As adults, most of us have at least one special summer camp memory we treasure. As parents, we want the same for our kids in turn. But what happens when the balance in our checking account doesn't cooperate—especially when attempting to explain to those eager, young faces why they can't go this year? If this describes you, try these handy helps to find the means to make summer camp a reality for your kids.

Estimating the costs

LearnVest advises parents that any costs for summer camp should come out of the one-third of your annual budget dedicated to "choices"—in other words, from the portion of your budget dedicated to purchase decisions that could be considered optional. As such, budgeting and saving in advance for camp is always ideal, especially if your child has his or her eye on a pricey summer getaway.

But summer camp costs can also vary greatly from camp to camp, which means the camp you choose should be a product of careful research and comparison. The American Camp Association (ACA) states that nationwide, average camp expenses work out to between $200-$400 per week. From here, some camps can range upwards into the four or five digits, while others may charge just a nominal material/meals charge or even be offered gratis.

1. Apply for "camperships"

Instead of scholarships, summer camps offer "camperships"—full or partial scholarships to deserving campers. Income dictates the selection of campership recipients—but income minimums may differ widely from one camp to another so it pays to ask!

Also ask about these possible discounts:

  • Multiple child discounts
  • Multiple week discounts
  • Early enrollment discounts
  • Referral discounts

2. Inquire about group discounts

Just as many museums, shows and airlines will offer discounts for groups, so too will camps. Contact the camp and find out the minimum headcount to qualify for a group discount, then see if you can gather enough of your child's friends together to earn the discount for all campers.

3. Use your Flexible Spending Account (FSA) benefits

According to the federal government's FSA website, if your child is under the age of 13 and attends a summer day-camp, this can qualify as work-related childcare, and you can use your FSA balance to pay for it. Learn more HERE at the FSA website.

4. Use your Child & Dependent Care Tax Credit benefits

The IRS provides up to $3,000 per child (or $6,000 for two children) for qualifying daycare, including day camps. Learn more here at the IRS website.

5. Check out local nonprofit options

Local nonprofit organizations, or local branches of nationwide nonprofits, may offer free or vastly discounted summer-camp options with all the perks. The key here is to apply early—this is because, as would be expected, when the price is right, camp spaces go fast.

Here are some nonprofits to consider:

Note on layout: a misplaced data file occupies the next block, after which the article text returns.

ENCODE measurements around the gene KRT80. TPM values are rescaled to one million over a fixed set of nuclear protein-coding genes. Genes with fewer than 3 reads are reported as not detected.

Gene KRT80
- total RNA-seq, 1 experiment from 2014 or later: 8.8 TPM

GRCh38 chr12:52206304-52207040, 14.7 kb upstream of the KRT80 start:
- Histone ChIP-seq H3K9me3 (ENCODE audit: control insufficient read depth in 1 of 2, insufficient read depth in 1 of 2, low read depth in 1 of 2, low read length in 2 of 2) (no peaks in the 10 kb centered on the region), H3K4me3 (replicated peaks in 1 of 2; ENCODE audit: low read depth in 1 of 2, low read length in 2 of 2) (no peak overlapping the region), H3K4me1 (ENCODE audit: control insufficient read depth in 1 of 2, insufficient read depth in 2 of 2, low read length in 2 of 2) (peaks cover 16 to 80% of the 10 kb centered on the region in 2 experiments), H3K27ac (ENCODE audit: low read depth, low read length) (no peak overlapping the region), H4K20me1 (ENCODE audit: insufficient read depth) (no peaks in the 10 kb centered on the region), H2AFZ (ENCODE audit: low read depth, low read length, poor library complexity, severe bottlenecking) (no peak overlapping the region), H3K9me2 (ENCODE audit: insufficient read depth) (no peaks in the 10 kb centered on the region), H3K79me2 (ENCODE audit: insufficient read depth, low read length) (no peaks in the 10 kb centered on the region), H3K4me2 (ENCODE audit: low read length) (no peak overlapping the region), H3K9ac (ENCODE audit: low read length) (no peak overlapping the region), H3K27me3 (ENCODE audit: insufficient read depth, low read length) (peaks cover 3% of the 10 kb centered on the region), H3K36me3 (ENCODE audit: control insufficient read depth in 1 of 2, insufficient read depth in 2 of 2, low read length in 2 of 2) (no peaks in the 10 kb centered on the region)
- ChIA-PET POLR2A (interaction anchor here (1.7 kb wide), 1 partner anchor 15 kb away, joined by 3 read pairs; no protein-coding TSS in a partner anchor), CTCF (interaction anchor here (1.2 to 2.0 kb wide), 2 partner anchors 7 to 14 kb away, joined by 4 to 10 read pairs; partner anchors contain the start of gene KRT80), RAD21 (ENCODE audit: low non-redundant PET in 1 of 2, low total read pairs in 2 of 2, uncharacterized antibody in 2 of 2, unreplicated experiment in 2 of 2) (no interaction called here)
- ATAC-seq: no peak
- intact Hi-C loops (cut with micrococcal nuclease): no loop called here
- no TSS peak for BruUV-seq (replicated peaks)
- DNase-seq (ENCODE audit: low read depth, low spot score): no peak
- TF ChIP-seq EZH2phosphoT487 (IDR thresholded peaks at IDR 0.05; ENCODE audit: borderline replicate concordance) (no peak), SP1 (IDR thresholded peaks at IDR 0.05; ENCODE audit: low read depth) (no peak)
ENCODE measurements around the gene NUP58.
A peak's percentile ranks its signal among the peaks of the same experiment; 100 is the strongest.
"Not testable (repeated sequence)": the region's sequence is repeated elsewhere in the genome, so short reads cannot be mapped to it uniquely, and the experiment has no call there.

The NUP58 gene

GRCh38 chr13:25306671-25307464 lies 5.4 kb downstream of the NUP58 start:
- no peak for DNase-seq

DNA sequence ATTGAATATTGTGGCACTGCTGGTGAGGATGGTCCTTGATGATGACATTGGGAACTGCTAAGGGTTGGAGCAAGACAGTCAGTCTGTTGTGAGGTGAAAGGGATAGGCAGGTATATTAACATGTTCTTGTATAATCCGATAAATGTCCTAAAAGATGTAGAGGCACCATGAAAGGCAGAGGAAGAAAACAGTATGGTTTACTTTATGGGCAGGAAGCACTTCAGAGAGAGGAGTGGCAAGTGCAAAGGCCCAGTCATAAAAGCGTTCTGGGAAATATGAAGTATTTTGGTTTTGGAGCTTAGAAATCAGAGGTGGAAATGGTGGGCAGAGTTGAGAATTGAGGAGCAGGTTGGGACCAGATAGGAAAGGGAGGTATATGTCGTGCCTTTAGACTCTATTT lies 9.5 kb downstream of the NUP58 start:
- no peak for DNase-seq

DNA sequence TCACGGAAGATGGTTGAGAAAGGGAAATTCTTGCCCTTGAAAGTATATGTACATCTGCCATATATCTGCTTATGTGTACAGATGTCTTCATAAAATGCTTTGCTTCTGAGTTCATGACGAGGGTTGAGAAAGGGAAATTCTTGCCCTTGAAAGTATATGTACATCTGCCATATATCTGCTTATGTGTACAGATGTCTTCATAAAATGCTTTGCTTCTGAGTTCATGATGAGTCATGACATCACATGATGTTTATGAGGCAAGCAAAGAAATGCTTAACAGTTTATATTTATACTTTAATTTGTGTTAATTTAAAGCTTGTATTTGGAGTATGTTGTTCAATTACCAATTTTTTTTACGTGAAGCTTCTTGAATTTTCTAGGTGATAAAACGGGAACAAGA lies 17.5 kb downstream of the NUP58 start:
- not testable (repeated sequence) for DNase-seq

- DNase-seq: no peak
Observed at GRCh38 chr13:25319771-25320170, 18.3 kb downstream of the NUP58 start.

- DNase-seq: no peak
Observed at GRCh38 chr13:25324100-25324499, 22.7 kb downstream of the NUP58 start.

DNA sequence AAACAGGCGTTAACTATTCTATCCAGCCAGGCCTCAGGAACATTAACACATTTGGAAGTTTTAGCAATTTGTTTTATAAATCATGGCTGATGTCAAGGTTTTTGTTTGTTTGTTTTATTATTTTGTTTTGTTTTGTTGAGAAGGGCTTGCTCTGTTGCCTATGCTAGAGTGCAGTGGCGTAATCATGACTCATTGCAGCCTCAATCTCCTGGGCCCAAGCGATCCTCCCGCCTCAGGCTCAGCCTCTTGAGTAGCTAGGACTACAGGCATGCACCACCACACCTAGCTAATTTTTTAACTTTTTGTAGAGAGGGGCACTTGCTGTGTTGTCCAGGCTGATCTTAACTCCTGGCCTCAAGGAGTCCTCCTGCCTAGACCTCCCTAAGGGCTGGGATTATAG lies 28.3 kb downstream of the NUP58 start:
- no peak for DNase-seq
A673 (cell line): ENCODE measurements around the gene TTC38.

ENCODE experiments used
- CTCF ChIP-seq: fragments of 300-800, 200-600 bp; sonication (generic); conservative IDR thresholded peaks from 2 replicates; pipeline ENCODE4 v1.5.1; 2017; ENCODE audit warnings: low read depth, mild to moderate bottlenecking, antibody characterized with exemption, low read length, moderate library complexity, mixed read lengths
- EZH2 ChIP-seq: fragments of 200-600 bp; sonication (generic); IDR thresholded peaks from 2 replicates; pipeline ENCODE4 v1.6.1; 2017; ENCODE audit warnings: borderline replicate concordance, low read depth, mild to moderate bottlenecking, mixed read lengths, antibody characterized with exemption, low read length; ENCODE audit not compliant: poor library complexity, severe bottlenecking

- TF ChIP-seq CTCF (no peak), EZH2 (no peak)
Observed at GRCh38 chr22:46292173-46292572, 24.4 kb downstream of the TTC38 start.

• YWCA: do a search on "camps" or your state.
  • YMCA
  • Girl Scouts of America
  • Boy Scouts of America
  • Boys and Girls Club of America
  • Lions Club of America: these camp exchange programs include lodging and meals—plus, the local Lions Club covers the costs of travel.
  • Local churches and faith-based organizations: Many offer day camp and weekend retreat options for very low cost or free.
  • Local museums, especially children's museums: Here, you may also be able to get discounts or free camp days if you have an existing membership.
  • Ask at local colleges and universities. Many higher-learning institutions have free or inexpensive summer outreach and learning programs for younger students.

6. Search the ACA website by camp and price

The American Camp Association (ACA) website has a nationwide list of camps organized by region and price. Using the search feature, you can narrow your search down to camps that fit within your budget.

7. Create your own low-budget, custom "camp"

Finally, if you can find a few fellow willing adults (consider neighbors, fellow parents whose kids are friends with your friends, grandparents, aunts and uncles, and other suitable candidates), you can create your own custom summer camp experience.

Here’s what to do:

  1. Pick the campers (try to stick to a narrow age range so as not to overburden adult volunteers or frustrate other campers).
  2. Have each camper's parent contribute a small amount to the group "camp kitty" to cover basic meals and supplies.
  3. Assign an adult or parent volunteer for every 2-4 kids (use your best judgment here).
  4. Pick the camp dates.
  5. Choose a camp theme—some great themes include outdoor activities, crafts, games, gardening and more.
  6. Select the activities for each day, write out the itinerary and assemble all supplies in advance.
  7. Name your camp (or have the campers vote on a name!)
  8. It's camp time!

 

 

 

7 Ways to Keep Summer Camp Costs Affordable